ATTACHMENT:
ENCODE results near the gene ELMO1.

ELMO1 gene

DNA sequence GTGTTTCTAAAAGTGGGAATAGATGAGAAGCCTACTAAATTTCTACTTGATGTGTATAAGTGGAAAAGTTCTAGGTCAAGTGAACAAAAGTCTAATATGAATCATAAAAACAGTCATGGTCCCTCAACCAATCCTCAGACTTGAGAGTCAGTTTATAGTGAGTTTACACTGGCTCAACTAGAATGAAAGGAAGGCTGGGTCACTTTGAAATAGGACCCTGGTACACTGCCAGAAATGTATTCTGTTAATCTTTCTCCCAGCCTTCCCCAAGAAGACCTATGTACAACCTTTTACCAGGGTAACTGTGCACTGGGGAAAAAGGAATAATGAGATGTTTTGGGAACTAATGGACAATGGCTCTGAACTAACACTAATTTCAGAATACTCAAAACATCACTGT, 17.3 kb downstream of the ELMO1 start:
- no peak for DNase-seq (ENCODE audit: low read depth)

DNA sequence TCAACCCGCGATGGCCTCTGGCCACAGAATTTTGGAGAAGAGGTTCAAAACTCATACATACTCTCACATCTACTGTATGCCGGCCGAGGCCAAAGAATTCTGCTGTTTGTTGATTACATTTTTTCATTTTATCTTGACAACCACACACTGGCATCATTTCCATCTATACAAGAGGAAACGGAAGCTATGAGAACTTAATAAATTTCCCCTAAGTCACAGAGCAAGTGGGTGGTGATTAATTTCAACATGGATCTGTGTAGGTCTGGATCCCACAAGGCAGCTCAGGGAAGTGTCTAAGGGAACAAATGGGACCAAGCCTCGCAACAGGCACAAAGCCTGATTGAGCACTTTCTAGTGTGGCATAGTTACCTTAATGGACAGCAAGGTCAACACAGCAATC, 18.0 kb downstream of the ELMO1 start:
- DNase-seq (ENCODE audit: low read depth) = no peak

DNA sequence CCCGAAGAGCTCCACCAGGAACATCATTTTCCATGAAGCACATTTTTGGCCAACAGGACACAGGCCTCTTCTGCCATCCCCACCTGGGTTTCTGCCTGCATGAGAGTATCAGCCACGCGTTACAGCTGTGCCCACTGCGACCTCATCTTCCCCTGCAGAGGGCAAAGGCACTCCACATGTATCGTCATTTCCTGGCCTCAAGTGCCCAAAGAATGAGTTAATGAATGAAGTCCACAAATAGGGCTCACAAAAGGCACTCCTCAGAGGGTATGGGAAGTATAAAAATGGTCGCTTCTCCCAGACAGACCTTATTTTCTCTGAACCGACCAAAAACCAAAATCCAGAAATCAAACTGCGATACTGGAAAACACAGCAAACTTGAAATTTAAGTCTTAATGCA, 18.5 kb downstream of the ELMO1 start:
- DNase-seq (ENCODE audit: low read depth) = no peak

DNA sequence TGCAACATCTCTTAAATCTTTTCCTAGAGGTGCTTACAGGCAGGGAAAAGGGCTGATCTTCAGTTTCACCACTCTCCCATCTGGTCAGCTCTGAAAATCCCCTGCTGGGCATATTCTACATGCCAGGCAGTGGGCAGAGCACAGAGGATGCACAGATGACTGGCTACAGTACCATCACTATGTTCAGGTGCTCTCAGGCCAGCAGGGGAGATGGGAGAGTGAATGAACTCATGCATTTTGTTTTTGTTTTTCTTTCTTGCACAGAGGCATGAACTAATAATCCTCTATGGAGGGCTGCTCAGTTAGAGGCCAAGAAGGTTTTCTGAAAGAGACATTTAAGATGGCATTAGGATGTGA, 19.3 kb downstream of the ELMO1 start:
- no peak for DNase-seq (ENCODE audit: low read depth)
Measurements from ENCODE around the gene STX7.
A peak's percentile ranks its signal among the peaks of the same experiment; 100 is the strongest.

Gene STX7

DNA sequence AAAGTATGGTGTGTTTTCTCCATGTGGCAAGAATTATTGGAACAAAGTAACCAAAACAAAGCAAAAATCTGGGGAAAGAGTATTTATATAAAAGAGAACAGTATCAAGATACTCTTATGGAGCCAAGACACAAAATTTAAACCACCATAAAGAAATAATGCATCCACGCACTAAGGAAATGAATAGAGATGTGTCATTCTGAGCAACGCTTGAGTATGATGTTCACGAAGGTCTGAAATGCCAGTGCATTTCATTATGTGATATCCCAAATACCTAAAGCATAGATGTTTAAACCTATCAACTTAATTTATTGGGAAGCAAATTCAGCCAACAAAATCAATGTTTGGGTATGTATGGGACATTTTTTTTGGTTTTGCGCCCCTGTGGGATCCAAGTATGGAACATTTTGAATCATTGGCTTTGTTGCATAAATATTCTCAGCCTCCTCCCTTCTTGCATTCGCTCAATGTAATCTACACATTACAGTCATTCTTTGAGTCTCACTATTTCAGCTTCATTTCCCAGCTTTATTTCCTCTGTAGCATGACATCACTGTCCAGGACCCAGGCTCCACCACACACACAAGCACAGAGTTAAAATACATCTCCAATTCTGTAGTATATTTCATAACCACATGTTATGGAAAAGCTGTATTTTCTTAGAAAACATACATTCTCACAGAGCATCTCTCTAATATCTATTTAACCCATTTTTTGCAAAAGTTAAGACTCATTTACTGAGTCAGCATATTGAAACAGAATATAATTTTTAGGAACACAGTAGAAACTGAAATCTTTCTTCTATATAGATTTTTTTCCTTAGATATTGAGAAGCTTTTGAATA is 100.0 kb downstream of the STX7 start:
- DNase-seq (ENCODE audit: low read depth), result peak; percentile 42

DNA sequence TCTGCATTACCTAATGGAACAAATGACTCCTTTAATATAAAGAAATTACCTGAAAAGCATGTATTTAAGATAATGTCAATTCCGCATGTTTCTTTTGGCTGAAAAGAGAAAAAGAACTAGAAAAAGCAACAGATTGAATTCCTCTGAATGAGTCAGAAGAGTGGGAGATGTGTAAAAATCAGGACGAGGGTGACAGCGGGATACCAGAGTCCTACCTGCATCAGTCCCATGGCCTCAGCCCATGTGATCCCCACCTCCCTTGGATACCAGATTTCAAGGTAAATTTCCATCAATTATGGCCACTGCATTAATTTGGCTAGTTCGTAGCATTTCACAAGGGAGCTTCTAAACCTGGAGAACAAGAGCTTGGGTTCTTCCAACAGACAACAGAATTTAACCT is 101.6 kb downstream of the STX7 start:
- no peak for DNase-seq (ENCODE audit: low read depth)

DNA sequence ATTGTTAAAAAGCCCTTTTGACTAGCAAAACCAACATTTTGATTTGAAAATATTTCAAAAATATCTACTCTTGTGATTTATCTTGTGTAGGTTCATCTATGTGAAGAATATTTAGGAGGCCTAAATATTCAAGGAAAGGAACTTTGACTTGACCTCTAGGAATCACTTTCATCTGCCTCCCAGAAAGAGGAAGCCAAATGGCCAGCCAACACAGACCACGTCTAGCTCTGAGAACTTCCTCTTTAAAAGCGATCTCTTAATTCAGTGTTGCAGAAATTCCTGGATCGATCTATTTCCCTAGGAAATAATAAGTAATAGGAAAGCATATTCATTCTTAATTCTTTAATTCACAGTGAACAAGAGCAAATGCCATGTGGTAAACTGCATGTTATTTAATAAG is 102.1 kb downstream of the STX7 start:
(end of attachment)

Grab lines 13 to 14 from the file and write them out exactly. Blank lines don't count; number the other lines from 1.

Gene STX7

DNA sequence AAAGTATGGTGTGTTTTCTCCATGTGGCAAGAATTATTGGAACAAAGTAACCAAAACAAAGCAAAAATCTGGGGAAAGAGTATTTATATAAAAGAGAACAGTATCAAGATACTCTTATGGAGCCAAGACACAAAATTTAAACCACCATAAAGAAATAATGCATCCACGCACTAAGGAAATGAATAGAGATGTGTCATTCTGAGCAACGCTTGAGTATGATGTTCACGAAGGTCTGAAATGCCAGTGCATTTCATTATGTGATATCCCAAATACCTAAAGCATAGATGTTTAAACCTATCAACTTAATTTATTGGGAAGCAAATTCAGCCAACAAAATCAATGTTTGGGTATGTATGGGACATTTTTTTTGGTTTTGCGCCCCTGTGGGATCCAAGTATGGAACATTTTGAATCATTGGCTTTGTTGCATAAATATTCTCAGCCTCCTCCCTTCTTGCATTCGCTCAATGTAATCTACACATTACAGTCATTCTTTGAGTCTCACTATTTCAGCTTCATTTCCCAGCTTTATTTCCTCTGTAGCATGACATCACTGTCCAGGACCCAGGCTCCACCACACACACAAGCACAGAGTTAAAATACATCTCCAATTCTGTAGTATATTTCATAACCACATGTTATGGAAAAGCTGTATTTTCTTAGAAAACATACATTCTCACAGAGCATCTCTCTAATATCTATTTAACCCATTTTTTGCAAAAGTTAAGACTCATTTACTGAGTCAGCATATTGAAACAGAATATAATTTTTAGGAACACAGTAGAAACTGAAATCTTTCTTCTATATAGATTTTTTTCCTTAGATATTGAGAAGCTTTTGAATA is 100.0 kb downstream of the STX7 start: